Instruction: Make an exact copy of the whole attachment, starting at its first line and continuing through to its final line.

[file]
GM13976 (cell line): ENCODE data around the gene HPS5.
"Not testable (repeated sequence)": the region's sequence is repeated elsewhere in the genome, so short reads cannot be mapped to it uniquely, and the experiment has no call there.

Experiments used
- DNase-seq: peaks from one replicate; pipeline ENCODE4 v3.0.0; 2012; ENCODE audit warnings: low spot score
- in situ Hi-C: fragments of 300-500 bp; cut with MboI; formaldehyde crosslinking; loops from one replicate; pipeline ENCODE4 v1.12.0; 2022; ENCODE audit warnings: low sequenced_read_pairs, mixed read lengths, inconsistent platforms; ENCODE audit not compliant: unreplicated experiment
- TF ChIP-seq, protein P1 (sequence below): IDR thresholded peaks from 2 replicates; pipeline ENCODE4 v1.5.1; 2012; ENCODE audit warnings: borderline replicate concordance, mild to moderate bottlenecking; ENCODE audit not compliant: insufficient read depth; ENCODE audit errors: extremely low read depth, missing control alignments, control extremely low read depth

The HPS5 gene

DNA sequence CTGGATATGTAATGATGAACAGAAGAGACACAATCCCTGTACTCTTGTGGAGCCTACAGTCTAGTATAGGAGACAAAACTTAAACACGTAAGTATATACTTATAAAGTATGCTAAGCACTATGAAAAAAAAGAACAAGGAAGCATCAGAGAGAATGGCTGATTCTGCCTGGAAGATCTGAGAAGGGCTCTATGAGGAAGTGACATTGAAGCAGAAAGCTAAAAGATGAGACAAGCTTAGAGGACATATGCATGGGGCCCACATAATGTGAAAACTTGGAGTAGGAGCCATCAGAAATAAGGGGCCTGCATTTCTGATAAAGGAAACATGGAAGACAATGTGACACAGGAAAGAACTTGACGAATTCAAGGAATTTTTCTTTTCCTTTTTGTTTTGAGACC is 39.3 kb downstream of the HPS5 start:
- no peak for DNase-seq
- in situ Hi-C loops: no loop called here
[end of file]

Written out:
GM13976 (cell line): ENCODE data around the gene HPS5.
"Not testable (repeated sequence)": the region's sequence is repeated elsewhere in the genome, so short reads cannot be mapped to it uniquely, and the experiment has no call there.

Experiments used
- DNase-seq: peaks from one replicate; pipeline ENCODE4 v3.0.0; 2012; ENCODE audit warnings: low spot score
- in situ Hi-C: fragments of 300-500 bp; cut with MboI; formaldehyde crosslinking; loops from one replicate; pipeline ENCODE4 v1.12.0; 2022; ENCODE audit warnings: low sequenced_read_pairs, mixed read lengths, inconsistent platforms; ENCODE audit not compliant: unreplicated experiment
- TF ChIP-seq, protein P1 (sequence below): IDR thresholded peaks from 2 replicates; pipeline ENCODE4 v1.5.1; 2012; ENCODE audit warnings: borderline replicate concordance, mild to moderate bottlenecking; ENCODE audit not compliant: insufficient read depth; ENCODE audit errors: extremely low read depth, missing control alignments, control extremely low read depth

The HPS5 gene

DNA sequence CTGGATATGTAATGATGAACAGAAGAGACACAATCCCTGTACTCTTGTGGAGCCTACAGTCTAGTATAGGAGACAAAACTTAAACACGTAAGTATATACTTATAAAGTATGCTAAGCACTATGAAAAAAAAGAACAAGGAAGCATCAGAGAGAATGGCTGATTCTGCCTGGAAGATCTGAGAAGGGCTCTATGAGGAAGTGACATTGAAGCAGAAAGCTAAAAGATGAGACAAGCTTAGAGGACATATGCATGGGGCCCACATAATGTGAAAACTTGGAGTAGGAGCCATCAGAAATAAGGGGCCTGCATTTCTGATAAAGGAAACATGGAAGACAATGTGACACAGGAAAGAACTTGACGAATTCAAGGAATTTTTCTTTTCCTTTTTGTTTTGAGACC is 39.3 kb downstream of the HPS5 start:
- no peak for DNase-seq
- in situ Hi-C loops: no loop called here